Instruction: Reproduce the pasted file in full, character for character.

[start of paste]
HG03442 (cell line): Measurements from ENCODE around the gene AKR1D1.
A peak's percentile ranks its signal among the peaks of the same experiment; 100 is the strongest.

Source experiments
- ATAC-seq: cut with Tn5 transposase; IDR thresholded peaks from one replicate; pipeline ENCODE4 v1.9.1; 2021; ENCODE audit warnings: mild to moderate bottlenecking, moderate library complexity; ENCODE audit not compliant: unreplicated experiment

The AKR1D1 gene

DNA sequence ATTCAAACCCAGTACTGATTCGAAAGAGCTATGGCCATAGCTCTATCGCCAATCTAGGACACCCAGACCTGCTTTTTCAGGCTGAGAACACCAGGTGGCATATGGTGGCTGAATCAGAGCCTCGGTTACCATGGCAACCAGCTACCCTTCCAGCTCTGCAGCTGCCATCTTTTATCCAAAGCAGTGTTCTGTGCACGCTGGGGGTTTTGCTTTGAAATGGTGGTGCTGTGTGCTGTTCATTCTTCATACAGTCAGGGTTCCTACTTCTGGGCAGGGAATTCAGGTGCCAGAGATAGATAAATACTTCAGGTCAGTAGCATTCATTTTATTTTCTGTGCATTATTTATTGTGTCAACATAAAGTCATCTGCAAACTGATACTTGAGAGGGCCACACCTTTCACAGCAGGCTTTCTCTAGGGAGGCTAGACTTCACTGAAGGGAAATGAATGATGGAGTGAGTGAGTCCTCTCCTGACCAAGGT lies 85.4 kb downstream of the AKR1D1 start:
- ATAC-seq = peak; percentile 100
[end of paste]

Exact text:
HG03442 (cell line): Measurements from ENCODE around the gene AKR1D1.
A peak's percentile ranks its signal among the peaks of the same experiment; 100 is the strongest.

Source experiments
- ATAC-seq: cut with Tn5 transposase; IDR thresholded peaks from one replicate; pipeline ENCODE4 v1.9.1; 2021; ENCODE audit warnings: mild to moderate bottlenecking, moderate library complexity; ENCODE audit not compliant: unreplicated experiment

The AKR1D1 gene

DNA sequence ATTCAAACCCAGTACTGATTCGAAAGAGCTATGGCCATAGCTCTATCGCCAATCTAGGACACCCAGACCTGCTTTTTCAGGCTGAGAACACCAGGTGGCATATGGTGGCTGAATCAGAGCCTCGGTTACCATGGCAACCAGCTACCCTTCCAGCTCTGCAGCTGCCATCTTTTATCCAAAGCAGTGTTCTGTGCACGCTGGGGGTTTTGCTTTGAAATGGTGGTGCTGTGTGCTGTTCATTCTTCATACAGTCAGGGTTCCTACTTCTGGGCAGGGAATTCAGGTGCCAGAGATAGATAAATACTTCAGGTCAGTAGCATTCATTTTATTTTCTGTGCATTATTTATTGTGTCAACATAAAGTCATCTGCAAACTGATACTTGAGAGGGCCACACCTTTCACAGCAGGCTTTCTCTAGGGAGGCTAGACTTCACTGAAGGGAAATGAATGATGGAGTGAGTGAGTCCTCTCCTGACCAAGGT lies 85.4 kb downstream of the AKR1D1 start:
- ATAC-seq = peak; percentile 100